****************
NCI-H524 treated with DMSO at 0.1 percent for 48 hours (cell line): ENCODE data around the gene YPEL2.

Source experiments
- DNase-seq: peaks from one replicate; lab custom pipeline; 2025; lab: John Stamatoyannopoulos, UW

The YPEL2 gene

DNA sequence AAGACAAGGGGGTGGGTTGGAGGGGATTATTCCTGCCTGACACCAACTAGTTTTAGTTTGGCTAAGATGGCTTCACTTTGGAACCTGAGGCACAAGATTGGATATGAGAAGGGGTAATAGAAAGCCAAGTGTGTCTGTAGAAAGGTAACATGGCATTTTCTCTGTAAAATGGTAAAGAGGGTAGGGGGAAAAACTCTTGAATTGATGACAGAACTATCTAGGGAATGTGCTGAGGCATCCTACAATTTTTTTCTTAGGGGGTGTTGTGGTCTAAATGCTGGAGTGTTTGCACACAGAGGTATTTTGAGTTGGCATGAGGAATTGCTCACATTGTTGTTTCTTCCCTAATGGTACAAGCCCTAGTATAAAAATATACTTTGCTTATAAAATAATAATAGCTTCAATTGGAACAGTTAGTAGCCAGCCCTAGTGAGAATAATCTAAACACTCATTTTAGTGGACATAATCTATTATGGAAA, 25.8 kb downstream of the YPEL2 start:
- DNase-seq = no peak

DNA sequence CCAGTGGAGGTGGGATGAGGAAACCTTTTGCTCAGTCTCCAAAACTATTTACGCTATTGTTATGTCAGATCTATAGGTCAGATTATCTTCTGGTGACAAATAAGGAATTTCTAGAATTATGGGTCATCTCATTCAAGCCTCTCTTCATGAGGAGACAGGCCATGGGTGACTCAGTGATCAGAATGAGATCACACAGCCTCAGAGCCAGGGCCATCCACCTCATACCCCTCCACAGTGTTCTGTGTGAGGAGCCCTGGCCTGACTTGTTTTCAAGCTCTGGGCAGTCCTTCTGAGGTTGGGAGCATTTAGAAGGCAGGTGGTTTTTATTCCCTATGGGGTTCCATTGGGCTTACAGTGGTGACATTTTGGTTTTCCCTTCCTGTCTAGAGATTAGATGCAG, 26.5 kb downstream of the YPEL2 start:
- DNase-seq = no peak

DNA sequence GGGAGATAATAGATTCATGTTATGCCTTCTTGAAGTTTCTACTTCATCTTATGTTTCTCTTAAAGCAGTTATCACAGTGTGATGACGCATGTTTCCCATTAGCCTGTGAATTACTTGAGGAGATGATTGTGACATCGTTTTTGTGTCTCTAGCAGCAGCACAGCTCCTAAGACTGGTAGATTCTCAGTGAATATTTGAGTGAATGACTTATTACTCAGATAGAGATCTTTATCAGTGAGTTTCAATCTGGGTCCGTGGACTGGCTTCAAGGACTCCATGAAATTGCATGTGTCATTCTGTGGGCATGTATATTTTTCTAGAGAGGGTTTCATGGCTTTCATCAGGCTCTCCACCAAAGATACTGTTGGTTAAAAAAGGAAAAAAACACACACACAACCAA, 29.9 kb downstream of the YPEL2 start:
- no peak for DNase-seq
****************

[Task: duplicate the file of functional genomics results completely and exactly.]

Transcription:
NCI-H524 treated with DMSO at 0.1 percent for 48 hours (cell line): ENCODE data around the gene YPEL2.

Source experiments
- DNase-seq: peaks from one replicate; lab custom pipeline; 2025; lab: John Stamatoyannopoulos, UW

The YPEL2 gene

DNA sequence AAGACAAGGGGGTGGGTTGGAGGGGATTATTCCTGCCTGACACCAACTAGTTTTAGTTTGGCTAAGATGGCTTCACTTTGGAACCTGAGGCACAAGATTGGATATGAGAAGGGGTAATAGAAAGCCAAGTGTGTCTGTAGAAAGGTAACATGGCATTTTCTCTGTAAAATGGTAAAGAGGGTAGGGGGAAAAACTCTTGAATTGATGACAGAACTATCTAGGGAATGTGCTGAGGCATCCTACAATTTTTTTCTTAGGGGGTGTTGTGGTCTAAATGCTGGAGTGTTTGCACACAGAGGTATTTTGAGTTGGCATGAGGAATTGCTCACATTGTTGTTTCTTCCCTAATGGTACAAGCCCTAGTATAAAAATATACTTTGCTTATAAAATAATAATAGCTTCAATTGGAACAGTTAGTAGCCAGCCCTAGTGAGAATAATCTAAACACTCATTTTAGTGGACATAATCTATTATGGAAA, 25.8 kb downstream of the YPEL2 start:
- DNase-seq = no peak

DNA sequence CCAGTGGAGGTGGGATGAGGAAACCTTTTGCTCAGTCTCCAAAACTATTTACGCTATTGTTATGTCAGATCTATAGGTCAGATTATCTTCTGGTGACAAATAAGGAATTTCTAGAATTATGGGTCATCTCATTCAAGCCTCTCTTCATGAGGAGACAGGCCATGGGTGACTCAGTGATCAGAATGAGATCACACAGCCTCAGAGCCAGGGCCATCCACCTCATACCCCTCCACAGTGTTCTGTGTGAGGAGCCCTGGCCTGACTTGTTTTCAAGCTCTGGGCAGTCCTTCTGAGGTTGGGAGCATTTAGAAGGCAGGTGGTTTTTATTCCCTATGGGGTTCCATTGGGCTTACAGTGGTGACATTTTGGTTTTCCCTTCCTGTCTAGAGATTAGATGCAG, 26.5 kb downstream of the YPEL2 start:
- DNase-seq = no peak

DNA sequence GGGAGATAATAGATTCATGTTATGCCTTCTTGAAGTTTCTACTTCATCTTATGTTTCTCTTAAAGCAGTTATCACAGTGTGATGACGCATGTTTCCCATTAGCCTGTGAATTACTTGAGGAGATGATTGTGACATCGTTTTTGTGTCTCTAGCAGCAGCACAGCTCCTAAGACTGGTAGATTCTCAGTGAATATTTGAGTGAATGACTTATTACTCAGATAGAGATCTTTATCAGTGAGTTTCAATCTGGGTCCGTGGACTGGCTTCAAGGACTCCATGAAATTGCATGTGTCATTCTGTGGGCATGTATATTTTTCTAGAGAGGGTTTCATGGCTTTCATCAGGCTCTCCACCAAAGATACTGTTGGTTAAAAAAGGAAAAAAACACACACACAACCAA, 29.9 kb downstream of the YPEL2 start:
- no peak for DNase-seq